JUST mention the name ‘Chelsea’ and Robbie Keane, the elder statesman of Irish football, assumes the look of an overgrown toddler.
His eyes sparkle at the memory of his last meeting with the west Londoners, a 4-4 draw last February when he was still clad in the white of Tottenham Hotspur, and suddenly his inner child is off the leash. “Wow, phenomenal, goals galore,” he gasped. “Attack versus attack, one of the greatest matches in the Premier League. Just like a schoolboy game, really.”
Keane’s enthusiasm is endearing, but if the Dubliner is expecting another bout of playground football when he travels to Stamford Bridge tomorrow, he’ll be sorely disappointed.
Chelsea versus Liverpool is a game for grown-ups, a fixture where the stakes are invariably so high it has its participants gasping for air.
For Liverpool, the significance of tomorrow’s game hangs particularly heavy. Their supporters are travelling to this corner of the English capital for the first time since a gut-wrenching Champions League semi-final in May but revenge will not be uppermost in their thoughts.
There is, after all, no reason for Liverpool fans to dwell morbidly on the past when the future looks so thrilling. Liverpool have started the season with the determined air of title contenders, their resilience exemplified by stunning comebacks against Manchester City and Wigan Athletic, and their credentials will be beyond dispute if they become the first team to triumph on Chelsea’s soil in the league since February 2004.
“Nobody’s saying it won’t be tough,” Keane said. “They are doing well and haven’t been beaten for so long at home, but the way I look it at is that records are there to be broken. We are doing well, too, so we have to be confident we can go there and get a result.”
The flip side, of course, is the implications of a defeat on Merseyside. Defeat at the Bridge would not sound the death knell for a title challenge but it would sow the first seeds of concern at a club where doubt needs no encouragement to flourish.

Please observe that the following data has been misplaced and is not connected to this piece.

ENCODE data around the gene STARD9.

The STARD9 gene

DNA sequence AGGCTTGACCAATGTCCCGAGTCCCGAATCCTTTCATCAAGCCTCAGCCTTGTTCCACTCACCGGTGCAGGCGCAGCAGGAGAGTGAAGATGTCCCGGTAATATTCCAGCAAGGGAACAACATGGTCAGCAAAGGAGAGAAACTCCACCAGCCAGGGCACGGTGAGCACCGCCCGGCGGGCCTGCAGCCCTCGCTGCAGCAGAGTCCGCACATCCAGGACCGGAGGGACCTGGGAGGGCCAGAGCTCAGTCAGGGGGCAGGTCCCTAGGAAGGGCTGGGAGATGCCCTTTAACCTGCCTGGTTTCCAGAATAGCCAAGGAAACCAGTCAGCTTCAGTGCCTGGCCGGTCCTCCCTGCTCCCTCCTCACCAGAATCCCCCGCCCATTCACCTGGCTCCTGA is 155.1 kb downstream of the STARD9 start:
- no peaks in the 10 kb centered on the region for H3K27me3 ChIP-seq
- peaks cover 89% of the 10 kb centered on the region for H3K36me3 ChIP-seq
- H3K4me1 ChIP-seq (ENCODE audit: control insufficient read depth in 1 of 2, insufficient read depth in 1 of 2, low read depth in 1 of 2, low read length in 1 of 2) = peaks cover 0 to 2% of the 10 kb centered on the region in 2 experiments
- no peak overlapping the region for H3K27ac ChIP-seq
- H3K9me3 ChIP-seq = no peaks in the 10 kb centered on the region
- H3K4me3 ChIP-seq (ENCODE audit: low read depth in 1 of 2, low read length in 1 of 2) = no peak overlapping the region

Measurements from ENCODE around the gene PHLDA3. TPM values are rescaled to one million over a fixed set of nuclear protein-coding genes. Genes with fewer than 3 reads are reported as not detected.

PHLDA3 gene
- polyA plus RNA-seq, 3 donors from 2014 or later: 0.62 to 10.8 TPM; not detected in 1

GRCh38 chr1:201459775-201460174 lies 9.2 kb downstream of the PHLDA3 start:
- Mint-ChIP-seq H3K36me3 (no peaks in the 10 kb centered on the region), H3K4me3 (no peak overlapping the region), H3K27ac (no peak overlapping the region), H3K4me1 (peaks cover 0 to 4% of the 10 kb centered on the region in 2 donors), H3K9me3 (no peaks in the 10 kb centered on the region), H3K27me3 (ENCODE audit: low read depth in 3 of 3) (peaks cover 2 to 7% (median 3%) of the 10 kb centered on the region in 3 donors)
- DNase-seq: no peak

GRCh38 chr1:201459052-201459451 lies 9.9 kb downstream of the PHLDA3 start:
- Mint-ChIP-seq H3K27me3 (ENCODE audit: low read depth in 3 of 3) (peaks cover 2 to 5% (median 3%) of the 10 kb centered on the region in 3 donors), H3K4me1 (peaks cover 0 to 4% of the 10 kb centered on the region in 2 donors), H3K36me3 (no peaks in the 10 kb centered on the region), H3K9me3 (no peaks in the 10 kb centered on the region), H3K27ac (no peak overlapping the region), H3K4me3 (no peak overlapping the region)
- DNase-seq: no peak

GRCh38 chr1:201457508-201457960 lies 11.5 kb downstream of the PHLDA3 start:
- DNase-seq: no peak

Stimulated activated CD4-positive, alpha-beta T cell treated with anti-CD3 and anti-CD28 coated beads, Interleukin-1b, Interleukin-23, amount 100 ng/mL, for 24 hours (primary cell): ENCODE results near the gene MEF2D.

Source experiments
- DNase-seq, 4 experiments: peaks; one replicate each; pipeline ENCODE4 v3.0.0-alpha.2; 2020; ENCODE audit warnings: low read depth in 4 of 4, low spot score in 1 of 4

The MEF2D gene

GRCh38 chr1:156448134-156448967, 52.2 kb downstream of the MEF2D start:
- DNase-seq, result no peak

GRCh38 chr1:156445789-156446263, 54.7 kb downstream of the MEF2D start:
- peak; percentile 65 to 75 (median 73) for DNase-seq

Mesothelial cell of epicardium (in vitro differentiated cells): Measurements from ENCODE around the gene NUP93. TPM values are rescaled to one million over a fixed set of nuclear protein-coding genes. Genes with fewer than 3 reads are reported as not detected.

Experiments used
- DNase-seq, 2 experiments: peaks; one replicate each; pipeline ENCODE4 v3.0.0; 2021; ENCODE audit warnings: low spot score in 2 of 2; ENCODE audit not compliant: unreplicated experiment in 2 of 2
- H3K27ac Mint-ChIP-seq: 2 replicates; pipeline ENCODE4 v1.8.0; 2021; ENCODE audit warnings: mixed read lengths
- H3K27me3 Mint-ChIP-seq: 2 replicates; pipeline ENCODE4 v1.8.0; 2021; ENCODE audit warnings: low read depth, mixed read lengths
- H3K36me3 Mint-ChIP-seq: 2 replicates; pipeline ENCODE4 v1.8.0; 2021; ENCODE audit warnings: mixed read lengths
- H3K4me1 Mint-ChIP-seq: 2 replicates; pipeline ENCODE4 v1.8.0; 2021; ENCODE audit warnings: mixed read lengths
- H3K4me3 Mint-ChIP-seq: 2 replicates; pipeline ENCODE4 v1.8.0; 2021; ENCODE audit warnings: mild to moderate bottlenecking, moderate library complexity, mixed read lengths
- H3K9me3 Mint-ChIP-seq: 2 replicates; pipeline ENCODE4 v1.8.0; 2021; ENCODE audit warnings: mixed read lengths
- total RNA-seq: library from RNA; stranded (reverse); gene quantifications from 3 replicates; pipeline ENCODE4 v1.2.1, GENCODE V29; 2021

Chelsea, meanwhile, are the polar opposite, an outfit defined by their rugged sense of self-belief ever since Jose Mourinho breezed through the front door four years ago.
Liverpool would occasionally be inspired by the possibility of bloodying the Portuguese’s nose, but Luiz Felipe Scolari’s Chelsea are an altogether different proposition.
The swaggering confidence has remained, but it is now manifested with a smile rather than a snarl. Goals are flowing freely, players who were once rendered robot-like by Mourinho’s intransigent battle-plans now liberated by the more relaxed Scolari.
“In the first two Mourinho years, I think we were absolutely fantastic,” Chelsea midfielder Frank Lampard recalled.
“The first year, it’s taken a little bit for granted just how good we were — the amount of points we amassed, the few goals we gave away. That was something very special.
“Now, there’s a similar type of feeling to that in this squad. We might be playing a slightly different type of football, but there’s still that same kind of mentality going into games feeling very strong, feeling we can win games.”
Lampard stops short of predicting a goalfest at the Bridge, not unreasonably. Tomorrow’s latest squabble appears a textbook case of an irresistible force colliding with an immovable object, a confrontation which usually delivers stalemate. But, either way, the picture of the title race, blurred until now, will be in sharper focus tomorrow night.
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